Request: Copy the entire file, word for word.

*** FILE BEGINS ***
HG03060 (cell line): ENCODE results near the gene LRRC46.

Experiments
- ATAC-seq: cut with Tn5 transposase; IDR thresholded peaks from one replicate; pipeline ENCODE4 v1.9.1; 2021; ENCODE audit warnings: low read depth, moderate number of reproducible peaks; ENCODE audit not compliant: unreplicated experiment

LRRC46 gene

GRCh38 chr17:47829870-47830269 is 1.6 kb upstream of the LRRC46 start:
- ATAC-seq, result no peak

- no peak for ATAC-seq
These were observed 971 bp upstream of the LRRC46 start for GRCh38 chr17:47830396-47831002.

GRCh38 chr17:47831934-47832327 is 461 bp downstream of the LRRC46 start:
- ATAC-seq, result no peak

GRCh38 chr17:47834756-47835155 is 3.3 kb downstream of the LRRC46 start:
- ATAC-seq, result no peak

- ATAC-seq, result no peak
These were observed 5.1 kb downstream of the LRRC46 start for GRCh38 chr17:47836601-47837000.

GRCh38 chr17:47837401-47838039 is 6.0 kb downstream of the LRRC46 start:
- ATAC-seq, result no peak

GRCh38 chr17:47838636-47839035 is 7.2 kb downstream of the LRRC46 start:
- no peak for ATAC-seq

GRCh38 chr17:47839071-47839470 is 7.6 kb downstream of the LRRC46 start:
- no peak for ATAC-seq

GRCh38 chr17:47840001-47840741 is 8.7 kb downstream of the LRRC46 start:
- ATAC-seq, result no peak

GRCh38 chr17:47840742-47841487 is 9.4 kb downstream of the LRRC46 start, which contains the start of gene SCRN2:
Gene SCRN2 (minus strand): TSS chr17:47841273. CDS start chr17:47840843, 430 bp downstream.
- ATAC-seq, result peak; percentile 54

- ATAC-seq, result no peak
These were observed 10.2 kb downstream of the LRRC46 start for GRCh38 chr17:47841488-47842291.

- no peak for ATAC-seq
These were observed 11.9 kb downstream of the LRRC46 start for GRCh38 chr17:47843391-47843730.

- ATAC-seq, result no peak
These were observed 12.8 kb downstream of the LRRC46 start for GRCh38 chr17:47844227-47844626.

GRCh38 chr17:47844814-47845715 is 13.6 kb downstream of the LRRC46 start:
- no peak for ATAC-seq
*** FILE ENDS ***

HG03060 (cell line): ENCODE results near the gene LRRC46.

Experiments
- ATAC-seq: cut with Tn5 transposase; IDR thresholded peaks from one replicate; pipeline ENCODE4 v1.9.1; 2021; ENCODE audit warnings: low read depth, moderate number of reproducible peaks; ENCODE audit not compliant: unreplicated experiment

LRRC46 gene

GRCh38 chr17:47829870-47830269 is 1.6 kb upstream of the LRRC46 start:
- ATAC-seq, result no peak

- no peak for ATAC-seq
These were observed 971 bp upstream of the LRRC46 start for GRCh38 chr17:47830396-47831002.

GRCh38 chr17:47831934-47832327 is 461 bp downstream of the LRRC46 start:
- ATAC-seq, result no peak

GRCh38 chr17:47834756-47835155 is 3.3 kb downstream of the LRRC46 start:
- ATAC-seq, result no peak

- ATAC-seq, result no peak
These were observed 5.1 kb downstream of the LRRC46 start for GRCh38 chr17:47836601-47837000.

GRCh38 chr17:47837401-47838039 is 6.0 kb downstream of the LRRC46 start:
- ATAC-seq, result no peak

GRCh38 chr17:47838636-47839035 is 7.2 kb downstream of the LRRC46 start:
- no peak for ATAC-seq

GRCh38 chr17:47839071-47839470 is 7.6 kb downstream of the LRRC46 start:
- no peak for ATAC-seq

GRCh38 chr17:47840001-47840741 is 8.7 kb downstream of the LRRC46 start:
- ATAC-seq, result no peak

GRCh38 chr17:47840742-47841487 is 9.4 kb downstream of the LRRC46 start, which contains the start of gene SCRN2:
Gene SCRN2 (minus strand): TSS chr17:47841273. CDS start chr17:47840843, 430 bp downstream.
- ATAC-seq, result peak; percentile 54

- ATAC-seq, result no peak
These were observed 10.2 kb downstream of the LRRC46 start for GRCh38 chr17:47841488-47842291.

- no peak for ATAC-seq
These were observed 11.9 kb downstream of the LRRC46 start for GRCh38 chr17:47843391-47843730.

- ATAC-seq, result no peak
These were observed 12.8 kb downstream of the LRRC46 start for GRCh38 chr17:47844227-47844626.

GRCh38 chr17:47844814-47845715 is 13.6 kb downstream of the LRRC46 start:
- no peak for ATAC-seq